Creating an RPG in Godot 2020-06-07 on Kenneth Dodrill's blog

Three to four months ago, I started to seriously pursue game development. My first real experience with game development was with a little game I made in the PyGame framework (see my post on that here). I did everything, all of the music, sounds, and art. It was a lot of work, for seemingly little payoff. I also rushed it. But, I learned a lot, and I finished it - I made a game from scratch!

This time around, I took my time. I was able to learn a lot about C#, really get a hang of the engine (well, the 2D part anyhow), and finish another game that was actually fun to play. The end result was a silly RPG game that made my friends laugh, so it was all worth it in the end.

Start of Development

I knew that I couldn't waste time with creating art and music, because that's part of what dragged me down when I made my first game. So, I had my friend who owns a version of RPGMaker export sprites and other art from it. I found the music, backgrounds, sound effects, and other misc assets on OpenGameArt. This was extremely helpful, and I'm very thankful to the people that devote some of their time to making free assets.

Another friend of mine set up project management through Taiga. This helped me to focus on specific tasks and it allowed me to see the big picture. It also allowed me to ask myself valuable questions like "Is this feature really essential?", or "Is the time that I'd have to put into this task worth the result?".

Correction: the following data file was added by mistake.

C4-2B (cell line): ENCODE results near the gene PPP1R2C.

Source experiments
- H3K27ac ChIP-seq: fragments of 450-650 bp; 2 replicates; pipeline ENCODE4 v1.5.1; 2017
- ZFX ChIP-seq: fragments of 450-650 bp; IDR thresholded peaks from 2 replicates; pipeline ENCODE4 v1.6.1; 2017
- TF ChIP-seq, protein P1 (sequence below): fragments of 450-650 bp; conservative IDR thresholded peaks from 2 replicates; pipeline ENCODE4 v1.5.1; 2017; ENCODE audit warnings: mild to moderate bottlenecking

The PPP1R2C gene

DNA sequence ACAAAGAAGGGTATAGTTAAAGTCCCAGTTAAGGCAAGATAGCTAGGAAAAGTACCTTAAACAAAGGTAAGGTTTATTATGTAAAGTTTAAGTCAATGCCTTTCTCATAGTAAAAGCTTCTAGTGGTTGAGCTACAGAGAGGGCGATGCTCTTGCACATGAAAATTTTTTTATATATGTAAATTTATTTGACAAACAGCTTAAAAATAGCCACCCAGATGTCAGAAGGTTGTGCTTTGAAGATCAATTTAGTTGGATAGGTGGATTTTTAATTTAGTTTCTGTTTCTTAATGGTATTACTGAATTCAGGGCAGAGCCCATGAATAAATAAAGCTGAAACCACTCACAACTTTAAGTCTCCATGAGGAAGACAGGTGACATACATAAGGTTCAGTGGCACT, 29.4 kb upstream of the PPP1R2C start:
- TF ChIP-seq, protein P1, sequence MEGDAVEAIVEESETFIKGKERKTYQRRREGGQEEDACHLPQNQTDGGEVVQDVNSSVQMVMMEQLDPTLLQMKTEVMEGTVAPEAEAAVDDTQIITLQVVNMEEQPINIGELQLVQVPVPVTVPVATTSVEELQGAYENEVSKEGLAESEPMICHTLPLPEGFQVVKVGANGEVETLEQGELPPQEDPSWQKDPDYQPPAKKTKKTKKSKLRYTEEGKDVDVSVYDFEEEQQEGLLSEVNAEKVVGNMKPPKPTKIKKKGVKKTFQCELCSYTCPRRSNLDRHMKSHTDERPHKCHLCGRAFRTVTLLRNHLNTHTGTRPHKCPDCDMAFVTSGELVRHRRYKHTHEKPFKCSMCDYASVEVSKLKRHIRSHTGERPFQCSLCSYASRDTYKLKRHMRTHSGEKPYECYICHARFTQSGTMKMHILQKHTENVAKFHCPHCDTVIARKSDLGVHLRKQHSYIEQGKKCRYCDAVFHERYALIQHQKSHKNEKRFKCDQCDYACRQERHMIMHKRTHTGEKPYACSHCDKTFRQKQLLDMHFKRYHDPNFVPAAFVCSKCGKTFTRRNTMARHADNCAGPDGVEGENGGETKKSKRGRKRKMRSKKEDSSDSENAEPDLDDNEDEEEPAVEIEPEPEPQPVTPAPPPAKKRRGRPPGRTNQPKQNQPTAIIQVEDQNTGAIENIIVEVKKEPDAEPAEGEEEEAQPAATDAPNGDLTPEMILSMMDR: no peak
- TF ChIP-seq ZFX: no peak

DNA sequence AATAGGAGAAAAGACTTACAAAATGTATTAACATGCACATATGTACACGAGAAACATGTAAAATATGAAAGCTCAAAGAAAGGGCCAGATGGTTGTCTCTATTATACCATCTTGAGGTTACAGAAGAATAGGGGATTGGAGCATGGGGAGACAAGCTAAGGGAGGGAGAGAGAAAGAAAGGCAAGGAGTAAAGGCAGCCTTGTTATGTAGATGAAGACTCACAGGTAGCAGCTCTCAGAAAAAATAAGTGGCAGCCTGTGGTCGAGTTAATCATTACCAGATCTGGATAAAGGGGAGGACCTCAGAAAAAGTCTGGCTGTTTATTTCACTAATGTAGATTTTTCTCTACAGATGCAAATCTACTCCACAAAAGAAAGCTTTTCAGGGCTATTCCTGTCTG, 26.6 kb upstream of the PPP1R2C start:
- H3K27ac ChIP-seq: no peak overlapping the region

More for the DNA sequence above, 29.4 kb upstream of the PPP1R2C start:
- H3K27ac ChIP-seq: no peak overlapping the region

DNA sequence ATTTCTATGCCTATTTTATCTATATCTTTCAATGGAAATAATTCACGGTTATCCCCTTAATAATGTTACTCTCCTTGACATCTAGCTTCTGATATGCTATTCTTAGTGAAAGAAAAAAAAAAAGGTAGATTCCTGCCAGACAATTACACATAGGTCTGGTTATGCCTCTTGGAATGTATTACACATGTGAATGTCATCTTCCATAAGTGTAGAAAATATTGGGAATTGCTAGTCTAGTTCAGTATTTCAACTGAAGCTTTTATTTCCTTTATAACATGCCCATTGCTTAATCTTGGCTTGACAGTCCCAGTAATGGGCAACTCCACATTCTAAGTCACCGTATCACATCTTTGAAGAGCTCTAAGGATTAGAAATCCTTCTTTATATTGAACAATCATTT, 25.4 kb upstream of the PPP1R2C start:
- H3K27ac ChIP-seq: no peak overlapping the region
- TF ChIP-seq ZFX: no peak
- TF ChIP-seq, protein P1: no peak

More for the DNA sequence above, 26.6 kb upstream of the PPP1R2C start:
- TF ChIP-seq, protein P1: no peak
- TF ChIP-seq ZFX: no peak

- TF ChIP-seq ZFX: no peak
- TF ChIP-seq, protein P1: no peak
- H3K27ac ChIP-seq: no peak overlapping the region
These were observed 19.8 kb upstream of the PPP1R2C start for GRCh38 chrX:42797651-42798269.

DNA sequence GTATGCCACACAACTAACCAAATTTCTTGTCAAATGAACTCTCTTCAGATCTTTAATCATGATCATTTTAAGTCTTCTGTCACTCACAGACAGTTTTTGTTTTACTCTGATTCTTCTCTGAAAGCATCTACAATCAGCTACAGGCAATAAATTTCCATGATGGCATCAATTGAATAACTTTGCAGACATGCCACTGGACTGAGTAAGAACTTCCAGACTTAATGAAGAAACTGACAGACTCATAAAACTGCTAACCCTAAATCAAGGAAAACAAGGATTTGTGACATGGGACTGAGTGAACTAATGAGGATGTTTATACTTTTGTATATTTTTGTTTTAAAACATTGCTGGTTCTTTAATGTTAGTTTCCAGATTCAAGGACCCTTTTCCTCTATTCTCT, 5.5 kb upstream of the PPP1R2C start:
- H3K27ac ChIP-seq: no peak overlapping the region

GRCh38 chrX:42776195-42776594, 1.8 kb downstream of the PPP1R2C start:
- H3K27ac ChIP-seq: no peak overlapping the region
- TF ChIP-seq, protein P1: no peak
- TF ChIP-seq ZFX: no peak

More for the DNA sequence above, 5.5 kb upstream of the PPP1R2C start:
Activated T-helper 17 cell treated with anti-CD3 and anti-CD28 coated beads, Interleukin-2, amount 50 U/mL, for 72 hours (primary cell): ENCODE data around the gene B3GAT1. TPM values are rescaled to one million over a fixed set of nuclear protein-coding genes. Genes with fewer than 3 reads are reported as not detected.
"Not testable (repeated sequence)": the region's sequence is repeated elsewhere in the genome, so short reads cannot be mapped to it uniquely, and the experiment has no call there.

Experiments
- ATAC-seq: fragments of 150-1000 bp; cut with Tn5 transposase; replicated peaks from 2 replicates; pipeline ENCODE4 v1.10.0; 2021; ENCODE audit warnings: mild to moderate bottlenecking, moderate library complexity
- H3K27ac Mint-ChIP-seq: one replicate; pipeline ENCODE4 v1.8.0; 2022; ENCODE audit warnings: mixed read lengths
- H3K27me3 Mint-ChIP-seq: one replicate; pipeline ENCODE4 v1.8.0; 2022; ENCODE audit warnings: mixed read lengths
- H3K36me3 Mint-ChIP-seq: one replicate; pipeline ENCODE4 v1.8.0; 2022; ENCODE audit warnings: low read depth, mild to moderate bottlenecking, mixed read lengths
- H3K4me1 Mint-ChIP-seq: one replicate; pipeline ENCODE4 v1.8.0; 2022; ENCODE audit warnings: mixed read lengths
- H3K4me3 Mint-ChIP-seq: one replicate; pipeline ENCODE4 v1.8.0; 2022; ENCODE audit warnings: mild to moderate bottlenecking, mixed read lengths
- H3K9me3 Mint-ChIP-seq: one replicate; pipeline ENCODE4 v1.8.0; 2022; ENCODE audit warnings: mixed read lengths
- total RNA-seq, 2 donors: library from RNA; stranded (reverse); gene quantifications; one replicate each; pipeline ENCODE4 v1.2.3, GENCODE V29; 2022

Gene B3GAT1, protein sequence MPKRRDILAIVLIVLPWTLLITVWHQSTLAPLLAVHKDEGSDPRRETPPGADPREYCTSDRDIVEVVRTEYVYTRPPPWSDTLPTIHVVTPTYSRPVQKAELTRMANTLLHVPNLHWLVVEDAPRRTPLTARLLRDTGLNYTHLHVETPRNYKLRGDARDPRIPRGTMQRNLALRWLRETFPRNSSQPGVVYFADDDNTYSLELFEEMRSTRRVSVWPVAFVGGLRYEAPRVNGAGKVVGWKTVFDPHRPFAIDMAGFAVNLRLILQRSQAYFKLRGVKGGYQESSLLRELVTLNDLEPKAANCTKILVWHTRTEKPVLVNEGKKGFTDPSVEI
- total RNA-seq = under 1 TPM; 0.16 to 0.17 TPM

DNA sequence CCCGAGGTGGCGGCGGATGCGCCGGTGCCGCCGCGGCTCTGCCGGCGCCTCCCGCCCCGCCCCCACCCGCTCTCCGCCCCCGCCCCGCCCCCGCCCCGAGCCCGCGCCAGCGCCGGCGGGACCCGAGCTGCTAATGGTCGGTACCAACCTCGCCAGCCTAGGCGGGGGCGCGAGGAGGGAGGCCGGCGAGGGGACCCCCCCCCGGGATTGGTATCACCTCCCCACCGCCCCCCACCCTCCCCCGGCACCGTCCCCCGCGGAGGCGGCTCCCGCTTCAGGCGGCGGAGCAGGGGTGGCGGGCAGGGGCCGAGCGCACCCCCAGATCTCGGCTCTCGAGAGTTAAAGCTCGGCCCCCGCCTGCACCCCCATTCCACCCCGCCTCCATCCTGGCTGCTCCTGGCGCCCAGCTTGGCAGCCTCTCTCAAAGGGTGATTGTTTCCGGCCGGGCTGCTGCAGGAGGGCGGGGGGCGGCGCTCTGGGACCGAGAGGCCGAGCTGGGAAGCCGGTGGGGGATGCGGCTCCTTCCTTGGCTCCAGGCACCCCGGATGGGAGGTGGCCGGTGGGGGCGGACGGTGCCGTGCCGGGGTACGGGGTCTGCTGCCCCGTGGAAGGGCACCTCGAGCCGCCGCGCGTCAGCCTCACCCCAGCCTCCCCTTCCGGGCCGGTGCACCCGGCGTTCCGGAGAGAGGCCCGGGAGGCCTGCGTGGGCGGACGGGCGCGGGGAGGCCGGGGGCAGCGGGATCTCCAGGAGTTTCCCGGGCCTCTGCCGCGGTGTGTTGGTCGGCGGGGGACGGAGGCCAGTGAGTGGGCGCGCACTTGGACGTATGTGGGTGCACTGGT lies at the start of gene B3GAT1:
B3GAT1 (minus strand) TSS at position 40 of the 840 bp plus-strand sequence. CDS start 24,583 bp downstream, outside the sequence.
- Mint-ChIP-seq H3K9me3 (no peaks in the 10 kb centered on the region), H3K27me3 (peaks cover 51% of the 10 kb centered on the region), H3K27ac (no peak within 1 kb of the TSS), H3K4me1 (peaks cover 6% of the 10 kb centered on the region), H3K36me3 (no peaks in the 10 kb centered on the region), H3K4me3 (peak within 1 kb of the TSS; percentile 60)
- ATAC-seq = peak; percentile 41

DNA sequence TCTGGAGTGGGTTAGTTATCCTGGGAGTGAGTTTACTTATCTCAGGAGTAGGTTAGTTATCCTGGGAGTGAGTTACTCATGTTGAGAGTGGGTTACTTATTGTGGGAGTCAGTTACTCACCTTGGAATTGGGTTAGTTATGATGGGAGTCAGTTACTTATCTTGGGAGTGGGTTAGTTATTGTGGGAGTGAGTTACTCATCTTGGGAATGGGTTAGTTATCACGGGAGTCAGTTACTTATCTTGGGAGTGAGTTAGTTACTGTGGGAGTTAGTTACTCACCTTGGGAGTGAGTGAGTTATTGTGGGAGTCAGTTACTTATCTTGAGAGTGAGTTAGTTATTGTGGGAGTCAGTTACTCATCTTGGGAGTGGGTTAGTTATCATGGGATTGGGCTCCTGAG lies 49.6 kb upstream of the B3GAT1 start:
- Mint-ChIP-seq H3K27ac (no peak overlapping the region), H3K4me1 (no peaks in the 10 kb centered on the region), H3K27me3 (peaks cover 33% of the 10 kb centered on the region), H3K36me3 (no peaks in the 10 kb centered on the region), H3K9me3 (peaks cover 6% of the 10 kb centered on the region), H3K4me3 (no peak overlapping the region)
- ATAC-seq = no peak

Mid Development

The point at which I would consider development mid-way would be when core systems are working, although not feature-complete. I had a simple dialogue system, the combat system was coming along, most of the levels were created, and I had reusable characters and actions. My main frustration was with asynchronous code, but eventually I figured things out and had a stable system.

I was starting to feel burnt out at this point. I didn't really want to make a fully-fledged RPG, but I also wanted to finish it. I was getting frustrated, development wasn't as fun, and I was starting to feel like it wasn't worth it. So, I cut things out. Quests? Nah, we don't need those. Cutscenes? Who needs them? Seriously though, these were things that I, at first, considered to be essentials to an RPG, let alone a game. went just fine without them. I still wrote dialogue that made my friends laugh.

I mentioned that burnout and rushing were the two causes of my frustration with developing my first game. Burnout can sometimes be an avenue to rushing, but instead it should lead to thinking about your time and energy. In this case, I chose not to rush. I clearly realized that I was getting tired of working on this particular project, and I felt happy about removing features (extra work and stress) from the game. End result? I was able to focus on things that mattered to me, like code quality, dialogue, UI polish, and stability.

Final Touches

I had a working game that ran well, was fun, and had lots of funny dialogue. I spent about two months on it. I learned a ton, and I finished a game. I'm already working on learning the 3D part of the Godot engine, and I'm constantly coming up with new ideas. I'm very glad that I decided to really spend the time to learn the engine and more about game development. I've always wanted to make games, and now I feel like I'm able to. Shoutout to David Welhe and his course, Game Dev Unlocked - lots of fantastic information, and a community that is super nice and caring.